A vegan friend recently sent me the link to What the Health with the hashtag #nutritionfacts. After clicking on the link to some of the supposed “facts” of the documentary, currently airing on Netflix, it struck me that perhaps #alternativefacts was more apt (although I really can’t imagine KellyAnne Conway, Sean Spicer or Donald Trump espousing veganism).
The arguments for and against veganism are often so emotive that truth becomes collateral damage. That is certainly the case with What the Health, made by the vegan activists who made Cowspiracy.
What the Health does make some valid points including concerns about the influence of Big Food on dietary recommendations and about poor farming practices, which can be both inhumane and bad for the planet.
But such truths sit alongside distortions of truth, skewing our perception of what is and is not fact.
The makers cherry-pick science, use biased sources, distort study findings and use “weak-to-non-existent data” to make claims such as eating one egg a day is the equivalent of smoking five cigarettes. They show provocative images of a mother sauteeing cigarettes in a frying pan to serve to her young children for breakfast (in place of meat, which is also apparently as “bad as cigarettes”).
It is true that, regardless of your diet of choice, eating more greens is good for us and eating mostly plants while reducing our intake of animal foods and processed foods has a range of health benefits.
This is a far cry from the suggestion that veganism is the only answer for health, for ethics and for the survival of our planet. In fact, as far as ethics and the environment go, there are numerous arguments that eating meat and animal products is entirely natural but can be done in a more ethical and sustainable way (AKA conscientious omnivory). Suggestions include reducing our intake by 50 per cent while increasing the quality and supporting small, local farmers.
Veganism is just one option. Sensationalising the subject doesn’t help any of us make educated decisions about our diets or help either side put down the picket lines to find common ground: our own health, the health of the planet and humane treatment of animals.
“Unpacking a topic like this involves shades of grey, and if I’ve learnt anything about human behaviour, it’s that we, as a species, do not do well in the grey. Black/White, Left/Right, Vegan/animal murderer,” says Robb Wolf, a research biochemist and former review editor for the Journal of Nutrition and Metabolism and Journal of Evolutionary Health.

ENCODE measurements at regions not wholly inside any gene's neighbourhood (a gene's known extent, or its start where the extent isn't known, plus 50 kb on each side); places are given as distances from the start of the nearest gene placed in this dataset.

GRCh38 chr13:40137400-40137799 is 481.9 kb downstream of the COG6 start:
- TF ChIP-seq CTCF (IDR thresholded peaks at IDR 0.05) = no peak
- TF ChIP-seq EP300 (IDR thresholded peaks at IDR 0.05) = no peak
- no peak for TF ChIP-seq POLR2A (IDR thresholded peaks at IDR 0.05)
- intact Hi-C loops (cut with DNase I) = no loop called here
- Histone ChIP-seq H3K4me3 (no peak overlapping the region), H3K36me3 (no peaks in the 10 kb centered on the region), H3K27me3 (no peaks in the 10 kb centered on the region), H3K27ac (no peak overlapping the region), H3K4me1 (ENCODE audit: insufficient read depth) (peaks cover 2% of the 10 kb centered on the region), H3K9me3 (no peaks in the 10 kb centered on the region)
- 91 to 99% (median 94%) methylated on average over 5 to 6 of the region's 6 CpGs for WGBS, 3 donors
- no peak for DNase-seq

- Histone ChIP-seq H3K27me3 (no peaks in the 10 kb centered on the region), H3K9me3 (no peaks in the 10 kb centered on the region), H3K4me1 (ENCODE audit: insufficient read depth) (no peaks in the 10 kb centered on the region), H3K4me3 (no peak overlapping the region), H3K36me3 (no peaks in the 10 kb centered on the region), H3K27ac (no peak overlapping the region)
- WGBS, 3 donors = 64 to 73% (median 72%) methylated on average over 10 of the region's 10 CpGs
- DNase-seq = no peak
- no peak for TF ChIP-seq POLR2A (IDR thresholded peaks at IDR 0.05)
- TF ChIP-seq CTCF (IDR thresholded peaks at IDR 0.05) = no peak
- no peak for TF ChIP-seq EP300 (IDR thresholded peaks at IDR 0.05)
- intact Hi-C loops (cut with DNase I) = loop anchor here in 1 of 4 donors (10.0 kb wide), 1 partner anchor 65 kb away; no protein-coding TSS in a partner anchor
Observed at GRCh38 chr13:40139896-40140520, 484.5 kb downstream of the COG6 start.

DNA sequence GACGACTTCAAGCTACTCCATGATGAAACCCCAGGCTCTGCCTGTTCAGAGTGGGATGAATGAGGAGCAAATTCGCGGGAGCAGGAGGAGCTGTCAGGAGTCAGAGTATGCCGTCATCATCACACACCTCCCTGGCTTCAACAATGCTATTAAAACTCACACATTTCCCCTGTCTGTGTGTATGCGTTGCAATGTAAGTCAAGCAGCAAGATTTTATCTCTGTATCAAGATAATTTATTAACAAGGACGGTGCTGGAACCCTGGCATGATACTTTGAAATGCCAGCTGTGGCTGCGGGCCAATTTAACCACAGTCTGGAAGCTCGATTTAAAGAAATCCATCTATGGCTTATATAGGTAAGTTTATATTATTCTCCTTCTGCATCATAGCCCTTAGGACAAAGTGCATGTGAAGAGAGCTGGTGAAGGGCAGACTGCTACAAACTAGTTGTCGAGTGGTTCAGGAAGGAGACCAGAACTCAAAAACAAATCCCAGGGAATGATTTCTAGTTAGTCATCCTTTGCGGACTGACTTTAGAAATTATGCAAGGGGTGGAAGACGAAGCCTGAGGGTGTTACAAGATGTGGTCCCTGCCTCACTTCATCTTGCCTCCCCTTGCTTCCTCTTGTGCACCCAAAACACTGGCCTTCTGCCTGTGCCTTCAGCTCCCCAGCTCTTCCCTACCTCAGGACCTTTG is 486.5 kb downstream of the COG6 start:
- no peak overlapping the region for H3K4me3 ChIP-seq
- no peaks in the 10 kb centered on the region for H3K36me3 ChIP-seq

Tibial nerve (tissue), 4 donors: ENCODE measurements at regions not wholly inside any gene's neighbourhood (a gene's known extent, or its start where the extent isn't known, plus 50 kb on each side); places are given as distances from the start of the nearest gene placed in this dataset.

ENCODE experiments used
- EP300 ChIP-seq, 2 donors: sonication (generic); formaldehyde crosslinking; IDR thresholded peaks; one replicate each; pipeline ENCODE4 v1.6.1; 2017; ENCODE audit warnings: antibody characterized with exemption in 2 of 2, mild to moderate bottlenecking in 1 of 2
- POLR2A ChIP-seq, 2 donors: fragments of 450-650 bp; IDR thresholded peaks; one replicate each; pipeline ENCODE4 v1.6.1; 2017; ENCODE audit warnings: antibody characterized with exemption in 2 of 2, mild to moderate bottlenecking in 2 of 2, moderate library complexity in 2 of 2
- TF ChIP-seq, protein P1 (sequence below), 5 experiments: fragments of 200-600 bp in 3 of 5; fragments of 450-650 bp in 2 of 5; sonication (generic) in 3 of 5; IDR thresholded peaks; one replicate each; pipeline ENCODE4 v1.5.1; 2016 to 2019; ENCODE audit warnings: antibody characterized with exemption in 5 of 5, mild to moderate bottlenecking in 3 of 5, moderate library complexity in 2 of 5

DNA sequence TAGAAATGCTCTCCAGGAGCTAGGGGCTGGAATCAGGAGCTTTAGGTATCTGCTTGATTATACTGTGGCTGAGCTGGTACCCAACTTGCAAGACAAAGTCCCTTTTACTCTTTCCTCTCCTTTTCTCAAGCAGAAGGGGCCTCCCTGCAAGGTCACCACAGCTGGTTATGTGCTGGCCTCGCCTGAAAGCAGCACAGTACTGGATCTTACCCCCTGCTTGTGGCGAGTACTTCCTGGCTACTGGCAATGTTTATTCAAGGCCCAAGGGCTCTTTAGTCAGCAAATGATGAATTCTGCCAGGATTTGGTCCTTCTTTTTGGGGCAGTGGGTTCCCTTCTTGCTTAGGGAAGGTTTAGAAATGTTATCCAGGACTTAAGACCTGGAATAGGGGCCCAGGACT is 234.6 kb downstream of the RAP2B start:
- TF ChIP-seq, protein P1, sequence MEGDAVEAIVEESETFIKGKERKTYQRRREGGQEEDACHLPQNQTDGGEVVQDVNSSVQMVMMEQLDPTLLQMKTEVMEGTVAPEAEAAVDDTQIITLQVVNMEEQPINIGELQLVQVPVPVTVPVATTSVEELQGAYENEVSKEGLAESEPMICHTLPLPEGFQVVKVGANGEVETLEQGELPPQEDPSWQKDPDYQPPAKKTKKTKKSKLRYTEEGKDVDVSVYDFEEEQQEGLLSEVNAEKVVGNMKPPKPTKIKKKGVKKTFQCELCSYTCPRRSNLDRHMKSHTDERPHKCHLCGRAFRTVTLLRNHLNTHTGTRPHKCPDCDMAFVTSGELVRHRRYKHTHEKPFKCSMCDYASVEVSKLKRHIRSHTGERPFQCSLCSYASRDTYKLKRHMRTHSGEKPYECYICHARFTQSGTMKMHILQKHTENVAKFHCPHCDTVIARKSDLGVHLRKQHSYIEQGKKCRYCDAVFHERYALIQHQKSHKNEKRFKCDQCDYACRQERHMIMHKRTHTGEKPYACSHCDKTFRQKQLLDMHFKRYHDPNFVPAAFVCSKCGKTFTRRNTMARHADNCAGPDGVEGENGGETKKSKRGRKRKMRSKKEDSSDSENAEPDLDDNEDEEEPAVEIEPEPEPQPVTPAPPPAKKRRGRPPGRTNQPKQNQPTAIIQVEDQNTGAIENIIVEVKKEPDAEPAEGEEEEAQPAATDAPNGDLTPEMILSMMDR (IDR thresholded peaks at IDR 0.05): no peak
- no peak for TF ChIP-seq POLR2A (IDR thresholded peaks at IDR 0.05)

Dr Joanna McMillan says that part of the problem with documentaries like What the Health is the reduction to binaries as the filmmaker tries to sell their story or argument.
“To me it’s the usual product of those who are filmmakers and not nutrition scientists or trained in any aspect of medicine or science, therefore not trained or qualified to make sense of scientific research,” McMillan says.
“I share concerns over the impact of big business on our food choices and the impact of food choice on the environment. But so much of the language is simply to drive emotions – calling cheese ‘coagulated cow pus’ is just ridiculous!”
As far as the health claims go, on the one hand there’s the argument that no human population has been recorded surviving (or thriving) for multiple generations on a vegan diet and that it is nutritionally insufficient. On the other hand, there is the environmental/ethical argument and there are thriving vegans like athlete Rich Roll.
“From a nutrition science stance you could pick out studies that support both carnivorous and vegan diets for good health,” McMillan says. “And the bottom line is that you can have healthy and unhealthy versions of both. For example a meat eater who doesn’t eat enough plant food and consumes too much junk – or a vegan who relies on packaged vegan foods or raw vegan cakes that pack in the kilojoules into every mouthful.”
She explains that while vegans may be more at risk of some deficiencies, a good diet and supplementation for long chain omega-3s (“you can get algal supplement for this”), B12 and taurine help.
There is also the fact that we respond differently to different foods and diets (dairy, for instance, is perfectly healthy for some while for others it is not).
“Your genetics, our environment (how much we exercise, where we live, exposure to toxins and so on), our habitual diet, the diets of our mothers and grandmothers (and probably parental line too but stronger evidence for material line) and our microbiome (which changes in response to diet and environment too),” McMillan explains. “Then there are personal preferences and moral/religious beliefs. All these things matter and have to be taken into account to pull together the best diet for an individual.”
Whether you choose to follow a vegan, vegetarian, paleo, flexitarian or any of the seemingly endless array of diets or food combinations, we all need to ensure we eat enough plants and minimise processed foods.
And we all deserve to have facts, not alternative facts, on which to base our decision.
“So bottom line is I would ignore the hype,” McMillan advises. “Don’t get your nutrition information from sensationalist documentary filmmakers and bring it back to basics – eat real food, less junk and in appropriate amounts.”